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Rajeev Dhawan

Georgia jobs forecast

* 7.8 percent - Current unemployment rate

* 6.5 percent - Average jobless rate in 2015

* 5.9 percent - Average jobless rate in 2016

Source: Economic Forecasting Center, Georgia State University

Look for growth to be solid for Georgia in the coming year, but mixed consumer spending patterns are flummoxing retailers, car dealers, economists and policymakers who make plans and projections based on their behavior.

"It's a rascal of a recovery," said Rajeev Dhawan, director of the economic forecasting center at Georgia State University.

Dhawan said retail sales growth is "nothing great, but in sync with the recovery's subpar income growth." But new vehicle sales have exploded this year due to price wars and deep discounts. In addition to cars, consumers are in the mood to buy new homes. But housing sales have slowed from a year ago and the multiplier effect triggered by new home sales for industries like the Dalton-based carpet industry is only so far.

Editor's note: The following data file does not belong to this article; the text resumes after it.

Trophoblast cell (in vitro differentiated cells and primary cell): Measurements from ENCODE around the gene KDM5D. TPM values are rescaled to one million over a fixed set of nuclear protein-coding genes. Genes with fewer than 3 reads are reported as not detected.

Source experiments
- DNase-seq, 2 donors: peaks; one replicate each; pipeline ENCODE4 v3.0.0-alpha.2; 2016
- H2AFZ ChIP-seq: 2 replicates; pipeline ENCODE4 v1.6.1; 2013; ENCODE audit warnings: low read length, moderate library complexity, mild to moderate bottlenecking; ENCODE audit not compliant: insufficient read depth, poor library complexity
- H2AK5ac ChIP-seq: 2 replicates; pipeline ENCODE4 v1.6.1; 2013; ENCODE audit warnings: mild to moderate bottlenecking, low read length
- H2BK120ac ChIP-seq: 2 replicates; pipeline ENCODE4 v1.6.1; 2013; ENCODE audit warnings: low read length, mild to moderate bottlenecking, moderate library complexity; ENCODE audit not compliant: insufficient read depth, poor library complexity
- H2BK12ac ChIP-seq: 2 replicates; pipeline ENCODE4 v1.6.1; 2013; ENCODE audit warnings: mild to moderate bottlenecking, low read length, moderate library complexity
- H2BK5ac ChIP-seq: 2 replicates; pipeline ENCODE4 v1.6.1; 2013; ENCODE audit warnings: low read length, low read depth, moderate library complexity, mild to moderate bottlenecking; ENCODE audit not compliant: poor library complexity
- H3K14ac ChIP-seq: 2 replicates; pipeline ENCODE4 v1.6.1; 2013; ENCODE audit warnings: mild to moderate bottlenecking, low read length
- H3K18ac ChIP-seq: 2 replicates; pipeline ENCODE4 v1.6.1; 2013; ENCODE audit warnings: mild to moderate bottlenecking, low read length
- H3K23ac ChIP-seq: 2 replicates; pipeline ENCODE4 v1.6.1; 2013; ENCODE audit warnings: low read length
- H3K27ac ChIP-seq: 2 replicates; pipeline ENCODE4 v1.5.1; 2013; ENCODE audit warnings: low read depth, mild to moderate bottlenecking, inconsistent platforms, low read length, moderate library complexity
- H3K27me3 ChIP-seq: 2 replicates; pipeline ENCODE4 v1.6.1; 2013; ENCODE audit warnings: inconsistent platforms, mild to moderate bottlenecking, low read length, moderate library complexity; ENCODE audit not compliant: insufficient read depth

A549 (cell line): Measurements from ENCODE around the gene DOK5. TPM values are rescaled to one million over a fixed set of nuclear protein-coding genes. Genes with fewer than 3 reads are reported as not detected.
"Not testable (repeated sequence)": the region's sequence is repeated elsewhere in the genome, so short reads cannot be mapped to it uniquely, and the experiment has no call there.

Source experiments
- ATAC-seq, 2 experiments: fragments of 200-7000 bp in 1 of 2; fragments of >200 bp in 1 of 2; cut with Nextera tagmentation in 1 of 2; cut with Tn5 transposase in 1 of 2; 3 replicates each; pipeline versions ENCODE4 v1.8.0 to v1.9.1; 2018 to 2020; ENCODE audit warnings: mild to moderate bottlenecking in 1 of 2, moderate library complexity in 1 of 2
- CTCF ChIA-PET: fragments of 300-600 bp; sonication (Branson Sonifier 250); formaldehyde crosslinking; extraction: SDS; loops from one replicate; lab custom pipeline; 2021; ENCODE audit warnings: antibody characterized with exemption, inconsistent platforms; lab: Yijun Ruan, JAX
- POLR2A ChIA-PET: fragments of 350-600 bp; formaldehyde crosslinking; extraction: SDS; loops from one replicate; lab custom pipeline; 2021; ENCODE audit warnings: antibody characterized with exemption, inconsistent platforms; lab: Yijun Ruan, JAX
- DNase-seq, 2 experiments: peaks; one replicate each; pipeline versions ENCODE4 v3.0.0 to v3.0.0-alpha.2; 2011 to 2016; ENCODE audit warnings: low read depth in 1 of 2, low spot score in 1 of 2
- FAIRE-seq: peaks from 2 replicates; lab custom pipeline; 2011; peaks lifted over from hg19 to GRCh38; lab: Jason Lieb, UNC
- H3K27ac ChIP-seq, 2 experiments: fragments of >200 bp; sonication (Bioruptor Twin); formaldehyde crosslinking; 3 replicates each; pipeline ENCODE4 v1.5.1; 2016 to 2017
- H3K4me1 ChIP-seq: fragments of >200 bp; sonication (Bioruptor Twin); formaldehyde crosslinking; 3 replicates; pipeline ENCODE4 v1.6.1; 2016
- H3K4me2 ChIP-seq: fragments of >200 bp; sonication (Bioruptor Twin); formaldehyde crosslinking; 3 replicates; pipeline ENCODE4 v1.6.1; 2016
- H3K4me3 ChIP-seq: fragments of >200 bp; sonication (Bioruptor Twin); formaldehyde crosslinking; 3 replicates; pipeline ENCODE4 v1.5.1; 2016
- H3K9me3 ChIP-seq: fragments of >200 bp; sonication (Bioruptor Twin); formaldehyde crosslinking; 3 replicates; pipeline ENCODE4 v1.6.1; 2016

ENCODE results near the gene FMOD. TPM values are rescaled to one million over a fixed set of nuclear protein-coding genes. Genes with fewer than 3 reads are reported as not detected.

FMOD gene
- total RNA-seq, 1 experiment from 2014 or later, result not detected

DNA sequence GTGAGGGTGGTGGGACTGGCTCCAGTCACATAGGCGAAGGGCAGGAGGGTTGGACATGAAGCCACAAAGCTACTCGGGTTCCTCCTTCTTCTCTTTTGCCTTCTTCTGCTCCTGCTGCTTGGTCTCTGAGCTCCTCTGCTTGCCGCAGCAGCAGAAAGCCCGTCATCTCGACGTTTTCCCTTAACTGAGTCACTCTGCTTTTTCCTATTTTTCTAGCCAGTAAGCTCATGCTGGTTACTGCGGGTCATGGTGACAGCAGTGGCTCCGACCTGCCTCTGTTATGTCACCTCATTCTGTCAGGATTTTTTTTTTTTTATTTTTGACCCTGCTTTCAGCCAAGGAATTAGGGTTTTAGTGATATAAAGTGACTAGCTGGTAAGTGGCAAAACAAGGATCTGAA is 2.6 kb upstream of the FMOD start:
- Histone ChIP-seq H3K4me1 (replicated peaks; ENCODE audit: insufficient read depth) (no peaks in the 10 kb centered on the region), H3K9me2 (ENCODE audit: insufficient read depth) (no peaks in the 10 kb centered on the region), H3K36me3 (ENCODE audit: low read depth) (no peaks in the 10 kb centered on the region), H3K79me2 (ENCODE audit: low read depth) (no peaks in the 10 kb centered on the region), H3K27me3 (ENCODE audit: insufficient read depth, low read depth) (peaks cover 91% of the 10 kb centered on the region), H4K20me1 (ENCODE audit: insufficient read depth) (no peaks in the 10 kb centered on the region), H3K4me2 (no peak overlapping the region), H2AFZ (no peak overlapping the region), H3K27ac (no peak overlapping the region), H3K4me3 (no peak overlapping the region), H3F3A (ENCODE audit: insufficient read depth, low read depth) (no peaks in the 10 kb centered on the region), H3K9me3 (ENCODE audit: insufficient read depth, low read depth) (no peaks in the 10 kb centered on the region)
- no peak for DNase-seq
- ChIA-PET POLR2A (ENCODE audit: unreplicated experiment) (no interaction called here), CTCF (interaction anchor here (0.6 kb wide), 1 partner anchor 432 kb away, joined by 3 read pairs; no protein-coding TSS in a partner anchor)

"When it comes to buying furnishings, we are seeing a puzzle," Dhawan says. "Retail level spending that typically goes hand-in-glove with new home construction has slowed sharply."

Dhawan attributes the resurgence of big-ticket purchases to consumers' reflated balance sheets, where the biggest investments, homes and stock market portfolios, are up.

Looking ahead, Dhawan projects a consistent upward trajectory in business fixed investment even as the Fed hikes rates in mid-2015. The resulting job growth and, more importantly, job quality will improve income and GDP growth in 2015 and 2016.

The state will add 74,100 jobs this calendar year and 83,600 jobs in 2015.

The unemployment rate, which is currently 7.8 percent in Georgia, will slide through the next two years. Joblessness should average 6.5 percent next year and 5.9 percent the year after, Dhawan said.

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Paralleling the center's projection for Georgia is the forecast for metro Atlanta, which represents more than half the state's economy: Metro Atlanta will add 55,600 jobs next year and slightly more in the year after, Dhawan said.

The most likely obstacles to local growth will be global factors -- especially rising oil prices and Chinese economic woes -- combined with the expected decision of the Federal Reserve Bank to raise interest rates.

Nationally, growth should be slightly better in 2015, Dhawan said, predicting a 2.4 percent expansion compared to the expected 2.0 percent average this year. However, he said job growth will slip to 188,000 a month next year.